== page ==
Sunday, February 5th, 2023
Sunday, February 5th, 2023

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A fine and pleasant holiday-week hunt in New York

I spent more time hunting in the Southern Zone this year than I have in years.

And that wouldn’t have happened unless there was the holiday-week deer hunt, which took place only in the Southern Zone at the end of the year.

My young friend Paul, who is a U.S. Army Cadette at West Point, joined me. I’ve hunted the Adirondacks with Paul’s uncle and grandfather – who got back into hunting when Paul, then a teenager, expressed an interest – for a number of years. Since landing at West Point, Paul’s hunting time has been minimal.

The Northern/Southern Zone line permeates Washington County, were I live, so over the summer, Paul’s grandfather, myself and a few others struck a deal with a farmer nailing down a small chunk of land we’d be able to hunt this year. I went over a few times with the crossbow, but otherwise we didn’t hit the property until the late December holiday hunt, which I missed out on last year. No deer were taken, although we saw a few, but most of all we just had a great time and enjoyed some fall-like weather.

RELATED CONTENT: Cold start but warm end for holiday hunt in New York

Weather conditions, particularly snow, are at the center of the debate surrounding the holiday hunt. As I’ve mentioned here in the past, I was leery about the hunt when it was first proposed, voicing my concerns with possible conflicts with the snowmobile season, which, when conditions grant it, is a huge deal here in Washington County (and elsewhere).

As I’ve also mentioned, DEC moved forward with the hunt confident there would be few years when there would be enough snow in most of the Southern Zone to cause a conflict. In fact, those counties in western New York, or parts of them, that DEC did mention were hit hard by the deadly storm that dominated the late December headlines.

As I sat on a couple of morning and evening stands (stumps actually) – quite comfortable at that thanks to the unseasonably warm temperatures – my thoughts wandered as to how things might play out in harsher conditions. During what was the first late muzzleloading season, a week before Christmas, I hunted this same spot with snow nearly up to my knees, but a warm spell and heavy rains washed it away. One of these years that’s not going to happen. Although the governor vetoed legislation that would’ve allowed counties to opt out of the holiday hunt, the controversy continues. Therefore, we’ve got to work better at accommodating both interests, as I don’t see the holiday hunt going away.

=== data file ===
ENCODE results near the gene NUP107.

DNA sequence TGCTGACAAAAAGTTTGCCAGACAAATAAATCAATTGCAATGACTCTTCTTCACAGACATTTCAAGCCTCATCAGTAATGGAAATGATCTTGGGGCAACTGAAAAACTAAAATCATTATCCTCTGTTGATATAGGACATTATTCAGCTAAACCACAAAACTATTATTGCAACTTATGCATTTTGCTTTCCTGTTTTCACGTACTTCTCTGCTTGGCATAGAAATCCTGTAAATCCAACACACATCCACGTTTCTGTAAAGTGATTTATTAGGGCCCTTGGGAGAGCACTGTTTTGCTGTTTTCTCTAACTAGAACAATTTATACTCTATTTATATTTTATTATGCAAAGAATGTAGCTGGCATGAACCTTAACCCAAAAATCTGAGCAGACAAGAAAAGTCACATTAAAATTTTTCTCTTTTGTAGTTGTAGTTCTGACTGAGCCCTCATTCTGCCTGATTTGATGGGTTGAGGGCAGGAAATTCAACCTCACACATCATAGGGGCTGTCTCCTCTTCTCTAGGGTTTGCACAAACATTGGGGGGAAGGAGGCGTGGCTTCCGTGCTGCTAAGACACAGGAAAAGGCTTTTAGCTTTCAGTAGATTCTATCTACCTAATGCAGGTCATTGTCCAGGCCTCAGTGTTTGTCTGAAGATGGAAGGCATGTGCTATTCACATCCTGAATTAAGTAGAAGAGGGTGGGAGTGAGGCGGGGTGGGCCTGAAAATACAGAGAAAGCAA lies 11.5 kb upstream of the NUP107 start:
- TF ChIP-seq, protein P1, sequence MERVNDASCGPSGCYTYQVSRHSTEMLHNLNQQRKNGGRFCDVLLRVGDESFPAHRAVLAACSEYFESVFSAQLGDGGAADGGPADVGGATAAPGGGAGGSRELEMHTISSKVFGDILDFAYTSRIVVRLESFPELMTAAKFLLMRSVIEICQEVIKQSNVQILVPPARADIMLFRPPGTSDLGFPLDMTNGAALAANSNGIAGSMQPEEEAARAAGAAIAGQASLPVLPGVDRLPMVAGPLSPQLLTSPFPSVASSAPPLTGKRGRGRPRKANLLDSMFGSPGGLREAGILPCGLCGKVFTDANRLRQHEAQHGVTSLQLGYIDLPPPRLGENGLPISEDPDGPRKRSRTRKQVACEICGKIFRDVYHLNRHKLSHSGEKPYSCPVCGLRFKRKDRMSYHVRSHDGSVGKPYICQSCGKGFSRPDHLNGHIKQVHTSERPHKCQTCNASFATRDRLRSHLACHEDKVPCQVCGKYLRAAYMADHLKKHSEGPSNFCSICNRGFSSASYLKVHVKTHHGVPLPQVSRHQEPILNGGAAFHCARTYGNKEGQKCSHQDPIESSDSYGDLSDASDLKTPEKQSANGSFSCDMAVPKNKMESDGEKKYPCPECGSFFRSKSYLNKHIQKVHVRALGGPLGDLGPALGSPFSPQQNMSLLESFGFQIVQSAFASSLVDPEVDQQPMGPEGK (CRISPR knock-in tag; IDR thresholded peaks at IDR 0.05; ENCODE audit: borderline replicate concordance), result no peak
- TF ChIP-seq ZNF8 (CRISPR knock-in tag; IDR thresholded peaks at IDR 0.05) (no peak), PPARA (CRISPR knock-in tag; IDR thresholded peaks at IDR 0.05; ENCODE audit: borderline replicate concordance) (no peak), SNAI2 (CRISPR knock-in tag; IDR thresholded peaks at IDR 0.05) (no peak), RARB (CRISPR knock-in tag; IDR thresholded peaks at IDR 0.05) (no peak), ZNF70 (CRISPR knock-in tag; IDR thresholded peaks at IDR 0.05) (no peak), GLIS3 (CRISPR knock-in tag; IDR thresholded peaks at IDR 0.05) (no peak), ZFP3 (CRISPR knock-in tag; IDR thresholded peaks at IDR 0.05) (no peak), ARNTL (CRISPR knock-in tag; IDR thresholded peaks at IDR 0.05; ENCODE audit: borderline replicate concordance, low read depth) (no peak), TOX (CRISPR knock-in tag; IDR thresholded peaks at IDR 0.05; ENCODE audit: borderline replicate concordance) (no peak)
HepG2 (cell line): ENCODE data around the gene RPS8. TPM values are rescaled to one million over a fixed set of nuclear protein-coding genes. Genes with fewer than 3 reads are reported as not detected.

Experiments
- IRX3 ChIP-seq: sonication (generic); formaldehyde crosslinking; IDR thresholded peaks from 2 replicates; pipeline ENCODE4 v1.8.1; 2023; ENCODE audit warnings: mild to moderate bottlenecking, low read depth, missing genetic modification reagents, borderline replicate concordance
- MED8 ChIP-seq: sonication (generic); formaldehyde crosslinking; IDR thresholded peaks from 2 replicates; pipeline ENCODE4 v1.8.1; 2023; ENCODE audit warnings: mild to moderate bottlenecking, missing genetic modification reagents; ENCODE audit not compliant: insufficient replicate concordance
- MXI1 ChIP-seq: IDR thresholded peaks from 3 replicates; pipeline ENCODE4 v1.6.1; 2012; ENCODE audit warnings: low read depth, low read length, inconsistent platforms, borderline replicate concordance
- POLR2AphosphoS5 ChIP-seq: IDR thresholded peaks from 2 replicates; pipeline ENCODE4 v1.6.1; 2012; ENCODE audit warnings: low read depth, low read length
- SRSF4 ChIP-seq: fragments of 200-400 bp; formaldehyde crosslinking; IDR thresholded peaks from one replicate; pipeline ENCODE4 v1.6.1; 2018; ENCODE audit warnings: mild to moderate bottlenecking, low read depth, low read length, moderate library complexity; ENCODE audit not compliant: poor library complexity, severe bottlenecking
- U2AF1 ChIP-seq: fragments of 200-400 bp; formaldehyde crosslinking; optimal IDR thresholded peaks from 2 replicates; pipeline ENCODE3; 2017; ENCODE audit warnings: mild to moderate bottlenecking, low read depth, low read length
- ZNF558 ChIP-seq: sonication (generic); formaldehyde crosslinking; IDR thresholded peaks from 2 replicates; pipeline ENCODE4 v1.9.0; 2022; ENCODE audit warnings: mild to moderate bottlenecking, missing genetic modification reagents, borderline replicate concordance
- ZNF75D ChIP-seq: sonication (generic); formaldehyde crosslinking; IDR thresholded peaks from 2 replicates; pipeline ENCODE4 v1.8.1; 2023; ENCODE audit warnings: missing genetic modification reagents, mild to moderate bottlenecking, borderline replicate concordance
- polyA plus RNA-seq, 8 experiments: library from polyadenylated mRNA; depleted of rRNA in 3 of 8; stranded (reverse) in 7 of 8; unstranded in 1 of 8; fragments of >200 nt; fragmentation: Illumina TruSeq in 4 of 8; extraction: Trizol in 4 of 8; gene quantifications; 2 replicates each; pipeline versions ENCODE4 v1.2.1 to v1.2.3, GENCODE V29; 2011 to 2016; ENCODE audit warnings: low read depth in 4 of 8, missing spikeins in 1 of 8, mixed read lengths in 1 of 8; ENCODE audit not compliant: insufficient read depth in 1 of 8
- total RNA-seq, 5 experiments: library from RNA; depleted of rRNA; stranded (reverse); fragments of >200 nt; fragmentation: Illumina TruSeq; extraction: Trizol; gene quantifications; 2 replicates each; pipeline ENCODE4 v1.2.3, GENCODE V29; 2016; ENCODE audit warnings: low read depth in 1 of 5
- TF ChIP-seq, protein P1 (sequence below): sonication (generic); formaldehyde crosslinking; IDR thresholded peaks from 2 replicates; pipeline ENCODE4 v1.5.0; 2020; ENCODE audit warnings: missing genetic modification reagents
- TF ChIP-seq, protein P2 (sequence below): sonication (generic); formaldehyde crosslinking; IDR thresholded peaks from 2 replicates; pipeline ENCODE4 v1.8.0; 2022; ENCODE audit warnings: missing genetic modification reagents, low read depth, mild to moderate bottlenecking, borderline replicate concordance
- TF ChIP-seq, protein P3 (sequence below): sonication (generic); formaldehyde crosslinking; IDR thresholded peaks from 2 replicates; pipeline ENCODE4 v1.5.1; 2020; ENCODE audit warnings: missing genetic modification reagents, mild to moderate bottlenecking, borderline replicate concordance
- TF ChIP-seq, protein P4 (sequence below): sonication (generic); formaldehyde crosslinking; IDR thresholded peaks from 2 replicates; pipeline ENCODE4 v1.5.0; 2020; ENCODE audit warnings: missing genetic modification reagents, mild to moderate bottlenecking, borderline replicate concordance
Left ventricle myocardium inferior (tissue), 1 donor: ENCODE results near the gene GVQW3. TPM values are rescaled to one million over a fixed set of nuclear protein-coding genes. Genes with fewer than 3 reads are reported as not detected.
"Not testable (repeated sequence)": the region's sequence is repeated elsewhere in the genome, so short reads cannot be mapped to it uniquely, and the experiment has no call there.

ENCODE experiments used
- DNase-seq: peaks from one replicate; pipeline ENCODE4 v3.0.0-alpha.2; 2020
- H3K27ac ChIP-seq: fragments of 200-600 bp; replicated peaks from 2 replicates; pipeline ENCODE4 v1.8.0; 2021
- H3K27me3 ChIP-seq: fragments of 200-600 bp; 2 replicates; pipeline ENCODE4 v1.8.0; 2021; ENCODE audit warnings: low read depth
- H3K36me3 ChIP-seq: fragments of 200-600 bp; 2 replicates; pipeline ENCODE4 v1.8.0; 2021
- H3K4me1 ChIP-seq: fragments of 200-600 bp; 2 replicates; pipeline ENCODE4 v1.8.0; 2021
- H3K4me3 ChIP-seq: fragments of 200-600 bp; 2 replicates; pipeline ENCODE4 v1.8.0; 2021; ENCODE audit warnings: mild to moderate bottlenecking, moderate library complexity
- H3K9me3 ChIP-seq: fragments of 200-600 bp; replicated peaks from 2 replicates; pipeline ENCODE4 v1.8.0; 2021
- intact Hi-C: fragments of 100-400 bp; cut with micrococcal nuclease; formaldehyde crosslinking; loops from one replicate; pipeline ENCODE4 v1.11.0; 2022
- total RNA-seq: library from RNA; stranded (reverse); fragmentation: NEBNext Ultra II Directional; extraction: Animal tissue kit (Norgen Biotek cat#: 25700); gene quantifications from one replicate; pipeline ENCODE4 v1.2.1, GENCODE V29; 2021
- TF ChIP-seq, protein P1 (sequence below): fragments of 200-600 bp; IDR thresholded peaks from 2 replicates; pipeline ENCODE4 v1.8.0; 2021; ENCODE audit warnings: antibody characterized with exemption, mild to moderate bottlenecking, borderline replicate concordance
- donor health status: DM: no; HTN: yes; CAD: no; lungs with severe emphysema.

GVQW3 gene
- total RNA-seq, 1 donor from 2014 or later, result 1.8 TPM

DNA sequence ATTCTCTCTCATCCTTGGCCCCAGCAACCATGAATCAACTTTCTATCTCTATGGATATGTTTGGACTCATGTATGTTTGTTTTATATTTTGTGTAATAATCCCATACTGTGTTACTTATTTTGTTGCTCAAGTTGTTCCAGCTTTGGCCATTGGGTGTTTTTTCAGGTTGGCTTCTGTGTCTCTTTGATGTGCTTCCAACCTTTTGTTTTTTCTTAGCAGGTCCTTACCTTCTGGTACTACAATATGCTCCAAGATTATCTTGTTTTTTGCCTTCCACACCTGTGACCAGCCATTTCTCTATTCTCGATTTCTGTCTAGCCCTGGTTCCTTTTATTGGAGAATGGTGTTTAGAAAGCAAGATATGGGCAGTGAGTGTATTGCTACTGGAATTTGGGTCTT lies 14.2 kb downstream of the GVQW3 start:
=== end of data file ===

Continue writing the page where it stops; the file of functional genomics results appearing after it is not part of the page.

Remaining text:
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Do you recall where you were on the morning of May 8, 2022? If you’re a turkey hunter, you might. It was the second Sunday of the spring turkey season and when I stepped out the door early that morning I noticed a pair of very bright stars in the southeastern sky. A half hour later, perched on a ridge-top and hoping to hear a spring gobbler, I was still looking at them. I later found out that the planets Venus, Jupiter, Mars and Saturn were all aligned that morning in the southeastern sky. If only I had paid more attention to the Old Farmer’s Almanac, or the star-gazing app on my phone.

Now I won’t have to, and neither will you, as we’re rolling out a new mini-feature in this issue called Outdoors After Dark, with Bob Drieslein. If that name sounds familiar that’s because Bob is the father of Outdoor News Publisher/Managing Editor Rob Drieslein. Personally, I love this kind of stuff and know many of us outdoor-types do as well. So I think you will enjoy it and reap the benefits not only in the back yard, but also in the pre-morning darkness when in the field, on the ice or on the water, or at the start of the evening returning from such adventures or just sitting around the campfire.

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